It has been said that if you repeat a lie often enough, people will begin to believe it. That adage has served the anti-smoking zealots well.
We are told repeatedly that exposure to environmental tobacco smoke results in the annual deaths of 46,000 nonsmokers due to heart disease and 3,000 from lung cancer. The problem with these numbers is that they are not true.
When a substance is studied for adverse health affects, it is rated by Relative Risk and Confidence Intervals. Relative risk is determined by establishing a baseline as to how common a condition is in the real world. Studies that show a Relative Risk of 1.0 indicate no increased risk while numbers greater than 1.0 indicate increased risk (numbers less than 1.0 indicate decreased risk). In addition, a Confidence Interval is used to predict the precision of the Relative Risk. Usually a Confidence Interval of 95 percent is used. This means that the odds of the study results occurring by chance or due to random variables are 5 percent or less.
The infamous EPA study that classified ETS as a Class A carcinogen used a Confidence Interval of 90 percent, which effectively doubled the usually acceptable margin of error. The Relative Risk determined in this study for ETS was 1.19. Usually a Relative Risk of 2.0 is needed to support a cause-effect relationship and a Relative Risk of 3.0 is preferred. According to the National Cancer Institute, "Relative risks of less than 2 are considered small and are usually difficult to interpret. Such increases may be due to chance, statistical bias or the effect of confounding factors that are sometimes not evident." The Relative Risk calculated by EPA studies for the consumption of chlorinated tap water is 1.5 -- higher than exposure to ETS -- but still considered an insignificant risk.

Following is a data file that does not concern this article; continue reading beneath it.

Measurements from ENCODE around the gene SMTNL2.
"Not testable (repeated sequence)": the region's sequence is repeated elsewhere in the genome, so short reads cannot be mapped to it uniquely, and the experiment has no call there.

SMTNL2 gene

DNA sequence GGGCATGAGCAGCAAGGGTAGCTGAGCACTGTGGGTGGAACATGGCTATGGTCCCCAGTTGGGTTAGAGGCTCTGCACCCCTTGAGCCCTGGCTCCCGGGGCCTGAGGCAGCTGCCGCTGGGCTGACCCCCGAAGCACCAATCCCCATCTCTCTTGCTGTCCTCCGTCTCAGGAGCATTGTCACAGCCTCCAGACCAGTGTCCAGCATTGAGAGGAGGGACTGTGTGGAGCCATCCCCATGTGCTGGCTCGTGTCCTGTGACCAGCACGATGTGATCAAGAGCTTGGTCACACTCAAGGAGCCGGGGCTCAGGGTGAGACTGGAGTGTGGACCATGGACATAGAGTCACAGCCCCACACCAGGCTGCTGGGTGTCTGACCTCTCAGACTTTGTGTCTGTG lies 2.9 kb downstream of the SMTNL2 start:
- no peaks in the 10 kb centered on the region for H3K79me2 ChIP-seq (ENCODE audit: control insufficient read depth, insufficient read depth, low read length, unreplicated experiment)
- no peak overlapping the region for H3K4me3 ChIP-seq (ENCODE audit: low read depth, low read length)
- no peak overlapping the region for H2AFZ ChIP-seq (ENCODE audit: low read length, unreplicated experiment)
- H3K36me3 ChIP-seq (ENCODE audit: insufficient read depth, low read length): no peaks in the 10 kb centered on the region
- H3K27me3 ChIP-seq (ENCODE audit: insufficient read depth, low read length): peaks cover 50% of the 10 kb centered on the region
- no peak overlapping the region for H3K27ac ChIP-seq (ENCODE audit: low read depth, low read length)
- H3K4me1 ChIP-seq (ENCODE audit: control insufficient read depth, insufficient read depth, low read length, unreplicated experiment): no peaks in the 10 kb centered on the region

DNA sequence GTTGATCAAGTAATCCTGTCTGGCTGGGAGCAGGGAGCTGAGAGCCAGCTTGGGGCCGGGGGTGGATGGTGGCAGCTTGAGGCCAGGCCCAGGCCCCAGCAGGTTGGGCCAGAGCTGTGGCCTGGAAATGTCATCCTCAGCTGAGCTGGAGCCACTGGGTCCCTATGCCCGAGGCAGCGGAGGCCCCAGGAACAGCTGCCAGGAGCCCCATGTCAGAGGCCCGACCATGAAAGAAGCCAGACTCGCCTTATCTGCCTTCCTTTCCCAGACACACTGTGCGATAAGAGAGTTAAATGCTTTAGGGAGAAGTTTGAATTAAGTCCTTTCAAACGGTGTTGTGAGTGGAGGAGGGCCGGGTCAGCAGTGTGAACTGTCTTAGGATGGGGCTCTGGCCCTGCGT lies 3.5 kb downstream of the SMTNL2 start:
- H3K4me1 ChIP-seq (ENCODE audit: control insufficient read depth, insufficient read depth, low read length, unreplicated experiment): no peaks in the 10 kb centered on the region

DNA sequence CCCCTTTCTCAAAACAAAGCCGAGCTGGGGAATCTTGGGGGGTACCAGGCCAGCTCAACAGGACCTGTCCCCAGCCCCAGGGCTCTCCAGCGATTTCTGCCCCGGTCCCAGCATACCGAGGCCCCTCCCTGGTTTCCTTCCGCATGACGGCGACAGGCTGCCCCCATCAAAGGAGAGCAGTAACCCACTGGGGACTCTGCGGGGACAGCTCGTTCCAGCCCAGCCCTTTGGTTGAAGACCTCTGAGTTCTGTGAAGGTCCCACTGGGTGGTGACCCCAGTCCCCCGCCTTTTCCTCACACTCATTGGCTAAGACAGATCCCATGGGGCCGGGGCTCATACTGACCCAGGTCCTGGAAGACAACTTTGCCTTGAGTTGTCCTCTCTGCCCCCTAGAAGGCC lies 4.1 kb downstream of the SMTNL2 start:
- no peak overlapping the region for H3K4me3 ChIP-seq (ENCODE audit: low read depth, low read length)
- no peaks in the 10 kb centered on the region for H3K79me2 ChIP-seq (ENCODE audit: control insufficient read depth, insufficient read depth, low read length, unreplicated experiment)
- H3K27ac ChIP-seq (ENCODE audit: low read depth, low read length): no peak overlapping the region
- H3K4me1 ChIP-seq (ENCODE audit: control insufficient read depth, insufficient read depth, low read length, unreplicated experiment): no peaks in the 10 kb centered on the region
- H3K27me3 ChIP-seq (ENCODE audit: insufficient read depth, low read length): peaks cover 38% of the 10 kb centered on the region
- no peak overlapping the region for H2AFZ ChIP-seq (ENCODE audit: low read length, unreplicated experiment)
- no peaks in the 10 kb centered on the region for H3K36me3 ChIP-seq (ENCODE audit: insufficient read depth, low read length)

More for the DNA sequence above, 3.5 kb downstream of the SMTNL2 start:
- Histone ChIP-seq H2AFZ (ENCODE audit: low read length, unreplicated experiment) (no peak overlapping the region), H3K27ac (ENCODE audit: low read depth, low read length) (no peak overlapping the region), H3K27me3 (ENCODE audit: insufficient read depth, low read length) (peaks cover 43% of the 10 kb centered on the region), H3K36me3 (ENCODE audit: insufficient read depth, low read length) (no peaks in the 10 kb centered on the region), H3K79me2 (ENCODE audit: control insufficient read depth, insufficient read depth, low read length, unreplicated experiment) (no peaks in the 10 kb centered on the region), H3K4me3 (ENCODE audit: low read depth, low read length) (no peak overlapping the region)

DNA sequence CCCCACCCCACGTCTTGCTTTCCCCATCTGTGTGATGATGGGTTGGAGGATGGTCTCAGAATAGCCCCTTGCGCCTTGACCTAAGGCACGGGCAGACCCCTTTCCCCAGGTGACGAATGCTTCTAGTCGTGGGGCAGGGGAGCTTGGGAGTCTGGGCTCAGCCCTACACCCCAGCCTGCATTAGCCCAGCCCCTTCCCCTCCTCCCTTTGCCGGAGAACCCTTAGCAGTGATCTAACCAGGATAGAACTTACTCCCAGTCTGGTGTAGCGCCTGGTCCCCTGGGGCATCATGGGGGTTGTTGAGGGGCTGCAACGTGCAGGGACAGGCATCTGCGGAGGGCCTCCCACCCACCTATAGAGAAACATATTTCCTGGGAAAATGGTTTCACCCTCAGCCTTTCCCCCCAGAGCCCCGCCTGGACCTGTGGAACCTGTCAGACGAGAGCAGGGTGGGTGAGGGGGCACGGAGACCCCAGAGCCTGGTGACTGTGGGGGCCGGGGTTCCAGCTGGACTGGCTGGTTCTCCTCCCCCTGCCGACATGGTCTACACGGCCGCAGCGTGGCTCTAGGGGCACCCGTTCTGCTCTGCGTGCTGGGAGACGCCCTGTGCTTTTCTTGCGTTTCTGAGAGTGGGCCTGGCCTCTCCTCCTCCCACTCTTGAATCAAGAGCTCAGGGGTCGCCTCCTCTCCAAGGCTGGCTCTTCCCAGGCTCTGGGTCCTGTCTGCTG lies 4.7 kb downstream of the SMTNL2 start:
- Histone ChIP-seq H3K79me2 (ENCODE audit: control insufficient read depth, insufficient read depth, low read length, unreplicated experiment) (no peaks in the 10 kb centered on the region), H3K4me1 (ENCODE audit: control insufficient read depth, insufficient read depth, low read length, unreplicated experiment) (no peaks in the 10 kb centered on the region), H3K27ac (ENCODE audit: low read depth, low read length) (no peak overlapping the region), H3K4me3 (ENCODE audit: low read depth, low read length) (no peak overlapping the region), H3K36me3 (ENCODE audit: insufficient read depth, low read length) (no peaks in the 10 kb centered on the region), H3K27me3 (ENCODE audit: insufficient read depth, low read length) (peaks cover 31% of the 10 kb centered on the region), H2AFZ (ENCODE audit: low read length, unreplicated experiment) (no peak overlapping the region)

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The EPA wanted to classify ETS as a carcinogen and did everything in its power to do so. Its conclusions were released before its study was completed, and when the results did not support the preconceived conclusions, the agency manipulated the data and increased the margin of error to bring validity to their conclusions.
In 1998, a North Carolina Judge named William Osteen vacated the EPA study declaring it, in effect, null and void. In his 92-page decision he wrote, "First, there is evidence in the record supporting the accusation that EPA cherry picked its data."
Judge Osteen also stated that, "the record and EPA's explanations to the court make it clear that using standard methodology, EPA could not produce statistically significant results with its selected studies."
The EPA managed to get Judge Osteen's decision overturned on a technicality -- that Judge Osteen's court did not have jurisdiction. The EPA, however, did not refute any of the comments in Judge Osteen's decision.
Another study being touted by those attempting to ban public smoking is the Helena study, which concluded that heart attacks in Helena, Mont., dropped by 40 percent during a six-month period when a smoking ban was in effect.
This is another discredited study. In actuality, the only drop in heart attacks occurred during the first three months of the ban but returned to previous levels in the second three months. Similar dips in heart attack rates were seen before the smoking ban but were not included in the study.
Henry Mizgala, emeritus professor of medicine at the University of British Columbia, is one of many leading doctors and epidemiologists who spoke out against this study. He stated, "This is, in my opinion, gross misrepresentation designed to provide maximal public impact in furthering the biased and unscientific opinions of these authors. This so-called study does not even come close to meeting the basic criteria of a properly executed scientific study."
In conclusion, it is logical to seek to ban smoking due to many factors, odor, nuisance, etc. However, justifying such bans based on junk science and fear is inexcusable.
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